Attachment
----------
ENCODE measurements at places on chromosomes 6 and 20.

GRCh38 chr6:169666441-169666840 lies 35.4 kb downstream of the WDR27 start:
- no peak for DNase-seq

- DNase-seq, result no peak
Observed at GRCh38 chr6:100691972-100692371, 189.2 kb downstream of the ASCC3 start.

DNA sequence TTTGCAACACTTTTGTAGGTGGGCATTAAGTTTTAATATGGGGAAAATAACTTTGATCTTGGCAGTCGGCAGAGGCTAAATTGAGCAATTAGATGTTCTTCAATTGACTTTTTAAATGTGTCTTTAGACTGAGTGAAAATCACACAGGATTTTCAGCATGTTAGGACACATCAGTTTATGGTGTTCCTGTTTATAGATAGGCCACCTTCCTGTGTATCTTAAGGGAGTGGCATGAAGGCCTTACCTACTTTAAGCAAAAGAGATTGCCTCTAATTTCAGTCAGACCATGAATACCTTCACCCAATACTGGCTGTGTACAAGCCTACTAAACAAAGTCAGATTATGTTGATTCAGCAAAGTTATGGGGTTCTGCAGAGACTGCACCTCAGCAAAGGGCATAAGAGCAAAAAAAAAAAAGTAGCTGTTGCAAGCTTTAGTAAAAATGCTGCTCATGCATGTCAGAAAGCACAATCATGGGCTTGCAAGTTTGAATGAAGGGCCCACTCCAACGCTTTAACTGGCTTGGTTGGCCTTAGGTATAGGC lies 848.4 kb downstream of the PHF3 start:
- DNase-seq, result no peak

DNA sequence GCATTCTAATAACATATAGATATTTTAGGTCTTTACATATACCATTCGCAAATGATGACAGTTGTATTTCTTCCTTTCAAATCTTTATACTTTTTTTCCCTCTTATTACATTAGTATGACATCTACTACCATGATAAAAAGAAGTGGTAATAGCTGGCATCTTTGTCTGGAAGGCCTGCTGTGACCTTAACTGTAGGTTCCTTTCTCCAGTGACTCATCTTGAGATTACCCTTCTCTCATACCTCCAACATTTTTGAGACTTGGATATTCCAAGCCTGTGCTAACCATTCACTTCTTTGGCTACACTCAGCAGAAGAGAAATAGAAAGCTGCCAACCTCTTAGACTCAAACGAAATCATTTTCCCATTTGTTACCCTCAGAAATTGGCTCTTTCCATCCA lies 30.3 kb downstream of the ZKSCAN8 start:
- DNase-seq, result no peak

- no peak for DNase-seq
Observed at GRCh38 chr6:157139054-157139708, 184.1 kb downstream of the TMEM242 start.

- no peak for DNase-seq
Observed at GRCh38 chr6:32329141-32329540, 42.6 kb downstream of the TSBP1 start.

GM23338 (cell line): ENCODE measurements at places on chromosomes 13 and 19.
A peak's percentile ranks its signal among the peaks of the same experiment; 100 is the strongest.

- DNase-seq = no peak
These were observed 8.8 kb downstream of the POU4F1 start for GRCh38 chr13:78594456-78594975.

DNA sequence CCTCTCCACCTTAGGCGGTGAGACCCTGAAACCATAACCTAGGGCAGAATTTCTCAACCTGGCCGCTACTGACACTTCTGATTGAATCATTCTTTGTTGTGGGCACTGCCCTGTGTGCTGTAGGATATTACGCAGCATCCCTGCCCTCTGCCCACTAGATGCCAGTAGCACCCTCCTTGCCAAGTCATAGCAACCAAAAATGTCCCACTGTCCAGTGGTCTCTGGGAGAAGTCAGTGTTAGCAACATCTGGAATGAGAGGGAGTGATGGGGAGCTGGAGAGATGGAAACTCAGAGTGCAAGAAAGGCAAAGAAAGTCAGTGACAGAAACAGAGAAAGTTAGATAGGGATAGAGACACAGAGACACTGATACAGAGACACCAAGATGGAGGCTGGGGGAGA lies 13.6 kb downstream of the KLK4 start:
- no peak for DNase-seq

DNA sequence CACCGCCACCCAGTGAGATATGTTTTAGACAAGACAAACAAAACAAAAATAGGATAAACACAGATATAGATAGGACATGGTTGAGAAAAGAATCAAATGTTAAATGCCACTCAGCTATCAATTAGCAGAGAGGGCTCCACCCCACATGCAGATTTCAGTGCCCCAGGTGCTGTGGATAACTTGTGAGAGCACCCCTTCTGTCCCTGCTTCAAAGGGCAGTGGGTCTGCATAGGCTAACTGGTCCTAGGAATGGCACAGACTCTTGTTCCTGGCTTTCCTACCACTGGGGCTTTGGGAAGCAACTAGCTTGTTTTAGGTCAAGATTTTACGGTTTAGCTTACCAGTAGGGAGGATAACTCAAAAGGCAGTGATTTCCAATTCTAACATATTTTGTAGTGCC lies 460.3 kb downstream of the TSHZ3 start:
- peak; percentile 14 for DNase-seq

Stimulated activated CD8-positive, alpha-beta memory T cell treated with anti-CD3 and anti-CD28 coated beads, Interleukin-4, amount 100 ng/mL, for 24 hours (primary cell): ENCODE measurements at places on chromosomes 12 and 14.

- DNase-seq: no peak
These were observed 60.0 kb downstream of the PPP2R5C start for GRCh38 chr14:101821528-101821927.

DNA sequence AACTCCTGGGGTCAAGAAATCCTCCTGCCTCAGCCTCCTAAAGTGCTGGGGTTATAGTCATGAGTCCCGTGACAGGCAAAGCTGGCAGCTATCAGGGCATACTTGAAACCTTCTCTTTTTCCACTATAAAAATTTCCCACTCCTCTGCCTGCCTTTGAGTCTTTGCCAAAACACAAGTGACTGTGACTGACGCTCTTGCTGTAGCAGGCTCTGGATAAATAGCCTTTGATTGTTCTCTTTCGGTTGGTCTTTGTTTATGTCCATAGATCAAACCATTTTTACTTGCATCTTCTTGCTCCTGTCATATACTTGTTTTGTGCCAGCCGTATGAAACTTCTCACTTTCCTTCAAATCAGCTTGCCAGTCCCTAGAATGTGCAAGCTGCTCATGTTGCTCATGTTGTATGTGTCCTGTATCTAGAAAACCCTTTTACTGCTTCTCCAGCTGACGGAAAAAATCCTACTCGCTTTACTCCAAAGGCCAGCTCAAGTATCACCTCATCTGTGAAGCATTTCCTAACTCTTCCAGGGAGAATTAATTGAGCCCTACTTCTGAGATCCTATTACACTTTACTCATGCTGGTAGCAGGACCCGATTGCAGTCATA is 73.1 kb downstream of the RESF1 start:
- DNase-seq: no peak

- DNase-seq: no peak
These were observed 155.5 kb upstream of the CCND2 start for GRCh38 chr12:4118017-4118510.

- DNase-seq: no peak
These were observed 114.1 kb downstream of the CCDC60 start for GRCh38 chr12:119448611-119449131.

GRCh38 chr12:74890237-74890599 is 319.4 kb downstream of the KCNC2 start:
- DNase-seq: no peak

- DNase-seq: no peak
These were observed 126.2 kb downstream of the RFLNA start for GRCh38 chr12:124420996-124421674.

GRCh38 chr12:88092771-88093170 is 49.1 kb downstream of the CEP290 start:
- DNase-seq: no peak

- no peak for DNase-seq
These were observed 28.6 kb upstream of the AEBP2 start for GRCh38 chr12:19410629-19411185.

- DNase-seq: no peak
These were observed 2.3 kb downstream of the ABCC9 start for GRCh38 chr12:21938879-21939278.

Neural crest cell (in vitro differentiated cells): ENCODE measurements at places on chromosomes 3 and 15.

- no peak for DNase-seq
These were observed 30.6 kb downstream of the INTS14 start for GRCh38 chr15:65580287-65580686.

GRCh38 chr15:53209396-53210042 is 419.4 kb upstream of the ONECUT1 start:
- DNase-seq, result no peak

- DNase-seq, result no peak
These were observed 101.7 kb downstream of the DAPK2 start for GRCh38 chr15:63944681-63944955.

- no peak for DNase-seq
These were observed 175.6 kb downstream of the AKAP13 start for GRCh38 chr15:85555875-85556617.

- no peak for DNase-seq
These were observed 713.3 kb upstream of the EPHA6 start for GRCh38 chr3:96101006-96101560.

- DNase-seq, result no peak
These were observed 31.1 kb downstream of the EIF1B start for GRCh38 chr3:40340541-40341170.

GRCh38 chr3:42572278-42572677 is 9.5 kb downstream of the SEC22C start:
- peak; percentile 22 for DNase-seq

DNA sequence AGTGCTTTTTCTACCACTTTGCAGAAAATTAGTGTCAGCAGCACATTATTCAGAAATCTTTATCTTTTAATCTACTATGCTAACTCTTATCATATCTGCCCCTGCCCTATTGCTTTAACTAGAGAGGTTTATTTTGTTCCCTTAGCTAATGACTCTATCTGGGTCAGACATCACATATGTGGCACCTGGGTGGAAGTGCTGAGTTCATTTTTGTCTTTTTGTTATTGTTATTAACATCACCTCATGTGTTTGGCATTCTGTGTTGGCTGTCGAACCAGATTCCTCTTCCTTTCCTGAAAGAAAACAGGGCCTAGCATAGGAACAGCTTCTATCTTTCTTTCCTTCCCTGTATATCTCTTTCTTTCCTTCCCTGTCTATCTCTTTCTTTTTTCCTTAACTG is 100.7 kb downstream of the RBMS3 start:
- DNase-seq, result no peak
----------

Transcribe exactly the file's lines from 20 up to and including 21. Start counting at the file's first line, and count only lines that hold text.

DNA sequence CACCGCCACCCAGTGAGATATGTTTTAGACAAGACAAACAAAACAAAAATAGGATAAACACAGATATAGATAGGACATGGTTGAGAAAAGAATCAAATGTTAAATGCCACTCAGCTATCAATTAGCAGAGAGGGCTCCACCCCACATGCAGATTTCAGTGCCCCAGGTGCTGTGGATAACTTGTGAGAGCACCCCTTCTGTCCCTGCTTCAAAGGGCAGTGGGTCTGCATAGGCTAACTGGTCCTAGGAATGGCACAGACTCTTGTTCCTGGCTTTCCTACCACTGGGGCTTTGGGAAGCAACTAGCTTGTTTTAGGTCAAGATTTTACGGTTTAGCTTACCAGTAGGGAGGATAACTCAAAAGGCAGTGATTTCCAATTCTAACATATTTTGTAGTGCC lies 460.3 kb downstream of the TSHZ3 start:
- peak; percentile 14 for DNase-seq